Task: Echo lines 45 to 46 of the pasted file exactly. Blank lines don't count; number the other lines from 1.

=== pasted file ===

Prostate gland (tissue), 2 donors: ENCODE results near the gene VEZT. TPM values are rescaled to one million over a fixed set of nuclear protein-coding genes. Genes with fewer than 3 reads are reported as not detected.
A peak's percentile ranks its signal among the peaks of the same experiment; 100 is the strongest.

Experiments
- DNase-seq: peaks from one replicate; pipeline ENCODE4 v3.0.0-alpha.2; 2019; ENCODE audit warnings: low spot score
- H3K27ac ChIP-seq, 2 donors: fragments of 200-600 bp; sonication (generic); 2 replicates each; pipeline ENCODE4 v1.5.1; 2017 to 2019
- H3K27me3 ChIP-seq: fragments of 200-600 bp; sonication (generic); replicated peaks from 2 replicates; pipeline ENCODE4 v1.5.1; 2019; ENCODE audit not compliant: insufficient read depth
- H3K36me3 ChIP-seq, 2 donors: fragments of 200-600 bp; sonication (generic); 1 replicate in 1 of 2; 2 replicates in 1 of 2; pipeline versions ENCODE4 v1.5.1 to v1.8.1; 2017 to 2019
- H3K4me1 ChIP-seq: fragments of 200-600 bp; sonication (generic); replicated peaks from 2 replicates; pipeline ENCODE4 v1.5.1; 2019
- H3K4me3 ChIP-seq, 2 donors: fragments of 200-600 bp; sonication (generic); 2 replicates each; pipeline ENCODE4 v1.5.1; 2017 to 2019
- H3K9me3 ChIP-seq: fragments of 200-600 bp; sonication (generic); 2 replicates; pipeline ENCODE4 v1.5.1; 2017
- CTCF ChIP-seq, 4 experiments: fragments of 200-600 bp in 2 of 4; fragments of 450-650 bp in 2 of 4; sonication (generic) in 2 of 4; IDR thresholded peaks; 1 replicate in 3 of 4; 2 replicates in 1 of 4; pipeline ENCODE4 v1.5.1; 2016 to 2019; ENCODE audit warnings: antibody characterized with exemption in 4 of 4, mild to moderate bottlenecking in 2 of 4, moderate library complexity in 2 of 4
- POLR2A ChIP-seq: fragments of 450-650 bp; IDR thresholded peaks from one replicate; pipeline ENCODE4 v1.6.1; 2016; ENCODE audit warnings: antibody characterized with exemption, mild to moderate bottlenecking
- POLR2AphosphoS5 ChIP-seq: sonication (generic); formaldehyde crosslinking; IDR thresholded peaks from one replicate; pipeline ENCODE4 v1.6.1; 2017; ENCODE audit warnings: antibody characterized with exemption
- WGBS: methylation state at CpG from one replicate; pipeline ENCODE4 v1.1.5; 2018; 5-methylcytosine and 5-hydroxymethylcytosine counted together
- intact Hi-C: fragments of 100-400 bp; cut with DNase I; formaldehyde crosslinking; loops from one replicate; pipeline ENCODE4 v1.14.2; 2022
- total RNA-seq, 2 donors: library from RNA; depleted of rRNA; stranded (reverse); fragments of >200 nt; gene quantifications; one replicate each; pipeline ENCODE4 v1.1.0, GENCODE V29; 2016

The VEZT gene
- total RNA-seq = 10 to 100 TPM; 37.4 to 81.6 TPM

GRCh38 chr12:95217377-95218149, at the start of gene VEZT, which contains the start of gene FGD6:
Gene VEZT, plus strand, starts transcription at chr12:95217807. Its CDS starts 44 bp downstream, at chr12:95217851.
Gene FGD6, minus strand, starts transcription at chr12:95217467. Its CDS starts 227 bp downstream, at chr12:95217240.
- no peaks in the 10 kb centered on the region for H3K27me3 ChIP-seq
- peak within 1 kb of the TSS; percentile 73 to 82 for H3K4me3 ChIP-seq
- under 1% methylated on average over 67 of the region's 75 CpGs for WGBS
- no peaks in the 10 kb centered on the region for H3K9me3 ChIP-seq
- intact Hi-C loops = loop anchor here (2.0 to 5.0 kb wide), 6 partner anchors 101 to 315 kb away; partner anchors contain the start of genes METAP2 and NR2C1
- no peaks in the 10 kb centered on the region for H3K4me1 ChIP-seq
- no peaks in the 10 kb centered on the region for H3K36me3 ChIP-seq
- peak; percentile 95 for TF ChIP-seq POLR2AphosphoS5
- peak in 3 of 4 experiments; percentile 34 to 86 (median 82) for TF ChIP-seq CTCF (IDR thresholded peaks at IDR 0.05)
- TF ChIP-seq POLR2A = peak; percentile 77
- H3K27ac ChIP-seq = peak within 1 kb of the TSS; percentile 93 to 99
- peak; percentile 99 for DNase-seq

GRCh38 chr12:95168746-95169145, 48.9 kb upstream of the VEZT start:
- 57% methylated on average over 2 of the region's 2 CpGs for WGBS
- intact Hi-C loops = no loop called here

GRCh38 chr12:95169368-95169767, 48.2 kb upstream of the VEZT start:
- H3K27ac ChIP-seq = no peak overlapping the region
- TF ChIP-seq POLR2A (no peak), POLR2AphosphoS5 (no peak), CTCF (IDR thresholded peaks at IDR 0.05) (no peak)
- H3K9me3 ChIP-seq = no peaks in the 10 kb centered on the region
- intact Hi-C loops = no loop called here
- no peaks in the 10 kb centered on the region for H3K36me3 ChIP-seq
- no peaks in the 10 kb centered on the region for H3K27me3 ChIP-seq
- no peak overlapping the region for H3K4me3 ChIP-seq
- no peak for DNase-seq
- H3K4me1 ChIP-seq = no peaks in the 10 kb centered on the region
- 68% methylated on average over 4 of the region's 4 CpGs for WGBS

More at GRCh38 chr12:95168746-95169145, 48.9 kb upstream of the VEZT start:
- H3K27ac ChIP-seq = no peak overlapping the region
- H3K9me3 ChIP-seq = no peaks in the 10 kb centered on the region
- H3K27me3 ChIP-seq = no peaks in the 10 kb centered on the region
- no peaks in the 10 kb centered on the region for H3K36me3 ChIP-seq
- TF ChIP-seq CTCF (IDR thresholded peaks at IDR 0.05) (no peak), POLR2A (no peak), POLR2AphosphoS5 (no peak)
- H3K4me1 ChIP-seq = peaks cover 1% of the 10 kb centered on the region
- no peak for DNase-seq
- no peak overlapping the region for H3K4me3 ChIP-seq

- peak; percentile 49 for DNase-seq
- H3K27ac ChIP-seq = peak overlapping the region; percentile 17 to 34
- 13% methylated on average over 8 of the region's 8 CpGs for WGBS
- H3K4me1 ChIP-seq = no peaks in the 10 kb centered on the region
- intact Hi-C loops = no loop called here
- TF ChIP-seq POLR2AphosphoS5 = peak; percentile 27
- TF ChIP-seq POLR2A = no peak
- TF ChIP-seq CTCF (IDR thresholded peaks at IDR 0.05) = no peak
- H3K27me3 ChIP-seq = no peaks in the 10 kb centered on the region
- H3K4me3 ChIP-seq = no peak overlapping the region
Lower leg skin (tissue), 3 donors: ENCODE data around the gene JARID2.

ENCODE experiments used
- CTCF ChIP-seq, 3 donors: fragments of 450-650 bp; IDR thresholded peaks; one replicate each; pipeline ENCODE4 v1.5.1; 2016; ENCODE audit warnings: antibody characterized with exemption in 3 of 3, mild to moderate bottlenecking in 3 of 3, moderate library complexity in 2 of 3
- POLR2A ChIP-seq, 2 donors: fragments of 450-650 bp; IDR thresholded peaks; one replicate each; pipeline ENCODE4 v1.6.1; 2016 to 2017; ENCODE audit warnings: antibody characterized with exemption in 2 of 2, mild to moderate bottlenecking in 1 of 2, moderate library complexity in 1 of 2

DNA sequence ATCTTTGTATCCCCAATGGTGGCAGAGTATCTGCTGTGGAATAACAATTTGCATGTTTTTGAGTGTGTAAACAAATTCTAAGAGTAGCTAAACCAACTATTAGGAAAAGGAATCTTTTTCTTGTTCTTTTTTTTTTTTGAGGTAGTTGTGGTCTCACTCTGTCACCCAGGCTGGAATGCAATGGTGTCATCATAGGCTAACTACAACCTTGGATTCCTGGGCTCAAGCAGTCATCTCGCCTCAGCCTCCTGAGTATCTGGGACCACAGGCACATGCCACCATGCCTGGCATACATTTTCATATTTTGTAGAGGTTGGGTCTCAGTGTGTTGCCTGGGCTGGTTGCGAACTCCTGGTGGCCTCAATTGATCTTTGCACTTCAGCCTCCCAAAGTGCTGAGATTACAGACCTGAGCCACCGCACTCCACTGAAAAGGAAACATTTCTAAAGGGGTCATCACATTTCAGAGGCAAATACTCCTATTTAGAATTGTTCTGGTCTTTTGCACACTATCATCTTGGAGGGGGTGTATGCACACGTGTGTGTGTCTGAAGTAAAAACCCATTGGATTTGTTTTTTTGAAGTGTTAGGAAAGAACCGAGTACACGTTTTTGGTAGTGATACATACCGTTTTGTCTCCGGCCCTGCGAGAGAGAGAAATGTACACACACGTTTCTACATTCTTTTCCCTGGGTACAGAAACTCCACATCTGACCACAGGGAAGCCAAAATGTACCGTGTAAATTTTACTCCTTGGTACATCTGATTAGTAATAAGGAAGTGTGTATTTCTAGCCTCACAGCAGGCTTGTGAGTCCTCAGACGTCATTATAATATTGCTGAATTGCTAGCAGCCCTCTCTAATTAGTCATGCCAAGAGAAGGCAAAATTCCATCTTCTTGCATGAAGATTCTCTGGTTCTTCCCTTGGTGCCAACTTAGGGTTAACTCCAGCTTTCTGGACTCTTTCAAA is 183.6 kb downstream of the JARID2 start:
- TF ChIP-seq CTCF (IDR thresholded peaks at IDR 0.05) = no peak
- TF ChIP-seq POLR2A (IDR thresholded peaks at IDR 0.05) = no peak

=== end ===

- no peak for DNase-seq
- H3K4me1 ChIP-seq = no peaks in the 10 kb centered on the region